Electrical wires wrapped around a room full of students flooded by fluorescent blue lights. On the set, cameras rolled, while a huge TV screen played the final results of a live news production. Just behind the set, a door, slightly propped open by more wires, lead to the preview of where the real magic was happening.
Behind the scenes, the control room was dimly lit by a number of space-like computer screens. Amidst the beautifully orchestrated chaos of the small room stood Glenn Davison, the television engineering technician for the broadcast and media operations department.
To a handful of students and staff at Montclair State University, Davidson is a familiar and very friendly face to see. When things technically don’t seem to be working, such as the internet or almost anything pertaining to technology on campus, Davidson is considered a true savior.
“At the beginning of the semester, I was having serious issues with a video editing program, Avid, and Glenn was my saving grace,” said Steve Gauthier, a senior television and digital media production major. “Without his help I probably would’ve failed my first project and every single one after that.”
Within minutes of an email, or call, Davidson will happily appear and have the problem fixed in what seems to be seconds. He said he truly does love his job and genuinely enjoys helping others, especially students.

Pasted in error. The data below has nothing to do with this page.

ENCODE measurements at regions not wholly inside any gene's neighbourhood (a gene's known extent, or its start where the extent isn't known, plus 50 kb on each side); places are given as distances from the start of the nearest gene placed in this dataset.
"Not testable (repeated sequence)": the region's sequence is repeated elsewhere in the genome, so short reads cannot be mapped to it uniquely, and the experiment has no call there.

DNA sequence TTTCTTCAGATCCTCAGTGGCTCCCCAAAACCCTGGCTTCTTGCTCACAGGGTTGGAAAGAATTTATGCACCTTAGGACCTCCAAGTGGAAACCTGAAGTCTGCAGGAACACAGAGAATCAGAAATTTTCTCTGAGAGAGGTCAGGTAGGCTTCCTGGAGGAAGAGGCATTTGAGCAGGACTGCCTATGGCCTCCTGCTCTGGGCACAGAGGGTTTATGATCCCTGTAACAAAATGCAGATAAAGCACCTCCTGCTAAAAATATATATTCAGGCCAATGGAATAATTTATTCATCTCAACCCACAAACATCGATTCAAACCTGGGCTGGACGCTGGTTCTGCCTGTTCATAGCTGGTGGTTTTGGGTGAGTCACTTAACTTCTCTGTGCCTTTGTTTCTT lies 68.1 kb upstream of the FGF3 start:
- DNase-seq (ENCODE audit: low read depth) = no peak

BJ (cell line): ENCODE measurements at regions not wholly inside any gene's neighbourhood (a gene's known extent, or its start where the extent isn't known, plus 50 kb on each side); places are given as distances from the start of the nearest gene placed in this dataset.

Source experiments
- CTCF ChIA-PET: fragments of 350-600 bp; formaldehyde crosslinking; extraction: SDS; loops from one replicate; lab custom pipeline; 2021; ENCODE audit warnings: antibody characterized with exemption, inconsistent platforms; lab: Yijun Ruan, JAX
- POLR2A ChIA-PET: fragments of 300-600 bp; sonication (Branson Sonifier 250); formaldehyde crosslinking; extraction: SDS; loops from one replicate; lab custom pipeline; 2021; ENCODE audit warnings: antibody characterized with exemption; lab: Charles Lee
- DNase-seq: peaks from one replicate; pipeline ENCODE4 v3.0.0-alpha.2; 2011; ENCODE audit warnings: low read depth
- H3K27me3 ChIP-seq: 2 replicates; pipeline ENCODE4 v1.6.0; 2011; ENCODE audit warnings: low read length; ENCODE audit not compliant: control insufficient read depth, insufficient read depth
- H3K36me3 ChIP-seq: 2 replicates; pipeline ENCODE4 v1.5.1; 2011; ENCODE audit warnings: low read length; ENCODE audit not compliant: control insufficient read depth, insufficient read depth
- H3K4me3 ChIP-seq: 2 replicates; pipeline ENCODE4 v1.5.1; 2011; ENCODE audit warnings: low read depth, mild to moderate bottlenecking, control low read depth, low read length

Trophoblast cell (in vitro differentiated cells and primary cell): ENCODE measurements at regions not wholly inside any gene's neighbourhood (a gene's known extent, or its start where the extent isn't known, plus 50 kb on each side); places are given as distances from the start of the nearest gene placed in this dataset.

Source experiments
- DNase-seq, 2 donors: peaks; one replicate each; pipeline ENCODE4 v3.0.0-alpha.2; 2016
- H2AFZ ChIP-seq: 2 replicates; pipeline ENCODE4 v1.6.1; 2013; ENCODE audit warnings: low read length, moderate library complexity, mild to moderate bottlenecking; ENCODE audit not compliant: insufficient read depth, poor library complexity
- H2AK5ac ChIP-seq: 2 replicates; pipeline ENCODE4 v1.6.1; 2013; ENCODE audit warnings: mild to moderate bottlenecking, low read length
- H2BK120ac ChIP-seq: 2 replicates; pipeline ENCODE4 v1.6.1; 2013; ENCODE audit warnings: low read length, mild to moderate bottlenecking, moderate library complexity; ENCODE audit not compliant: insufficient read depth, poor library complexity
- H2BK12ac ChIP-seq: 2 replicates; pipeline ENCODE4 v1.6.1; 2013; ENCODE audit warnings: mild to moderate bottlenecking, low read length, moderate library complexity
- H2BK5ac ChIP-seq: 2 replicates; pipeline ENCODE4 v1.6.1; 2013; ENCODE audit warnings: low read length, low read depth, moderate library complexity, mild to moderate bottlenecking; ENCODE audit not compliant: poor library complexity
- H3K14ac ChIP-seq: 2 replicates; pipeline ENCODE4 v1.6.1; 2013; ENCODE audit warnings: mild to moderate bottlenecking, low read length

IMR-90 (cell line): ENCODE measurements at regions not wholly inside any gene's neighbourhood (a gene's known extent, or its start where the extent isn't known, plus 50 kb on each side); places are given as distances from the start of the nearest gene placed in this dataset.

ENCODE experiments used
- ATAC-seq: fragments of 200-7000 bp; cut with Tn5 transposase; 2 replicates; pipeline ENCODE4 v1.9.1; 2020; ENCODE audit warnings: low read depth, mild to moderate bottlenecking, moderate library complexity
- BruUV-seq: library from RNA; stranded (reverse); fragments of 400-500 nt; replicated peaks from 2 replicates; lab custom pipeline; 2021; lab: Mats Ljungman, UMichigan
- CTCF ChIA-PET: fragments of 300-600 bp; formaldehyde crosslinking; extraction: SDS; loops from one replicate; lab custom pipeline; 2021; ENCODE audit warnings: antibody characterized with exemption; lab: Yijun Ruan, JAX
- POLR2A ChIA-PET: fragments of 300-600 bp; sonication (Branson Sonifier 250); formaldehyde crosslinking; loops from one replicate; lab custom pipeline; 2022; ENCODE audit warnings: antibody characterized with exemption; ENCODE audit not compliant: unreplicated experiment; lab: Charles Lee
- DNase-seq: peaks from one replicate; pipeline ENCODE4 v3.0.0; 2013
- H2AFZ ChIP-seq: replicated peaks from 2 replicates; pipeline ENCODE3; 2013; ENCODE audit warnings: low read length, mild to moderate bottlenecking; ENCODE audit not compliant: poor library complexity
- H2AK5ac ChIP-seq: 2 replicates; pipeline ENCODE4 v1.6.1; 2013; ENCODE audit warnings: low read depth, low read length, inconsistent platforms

“Whenever I need help or have technical difficulties with a piece of equipment, Glenn is always there to help with a humorous and positive attitude,” said Allison Council, a senior television and digital media major, as she laughed.
Students in the School of Communication and Media agree concerning how challenging, stressful and intimidating it is to use certain equipment.
“My favorite aspect of this job is when I’m able to show a student who’s struggling with something how to get it and to see them excel, to get better at it, and then see them have more confidence in themselves,” said Davidson. “I can see it in their faces, and it’s just a really good feeling to know that I played some sort of part in that.”
Technology is changing every single day, and while most students and faculty can agree how frustrating it can be, they say they’re happy that there’s someone keeping up with it.
“The man seems to know exactly what’s wrong before you even finish explaining the problem. He’s like the momma bear of the control room,” said Victor Tsyplenkov, a senior in digital broadcast and media.
Davidson is also certified in Avid, a software used to edit video footage. He encourages students to ask for help in learning any equipment or software.
“It’s never a bad thing to ask for help. There’s nothing wrong with asking for help and it doesn’t make you worse than the student next you if you’re asking for help,” said Davidson, with a pleasant smile on his face. “The whole point of college is to come here and learn stuff.”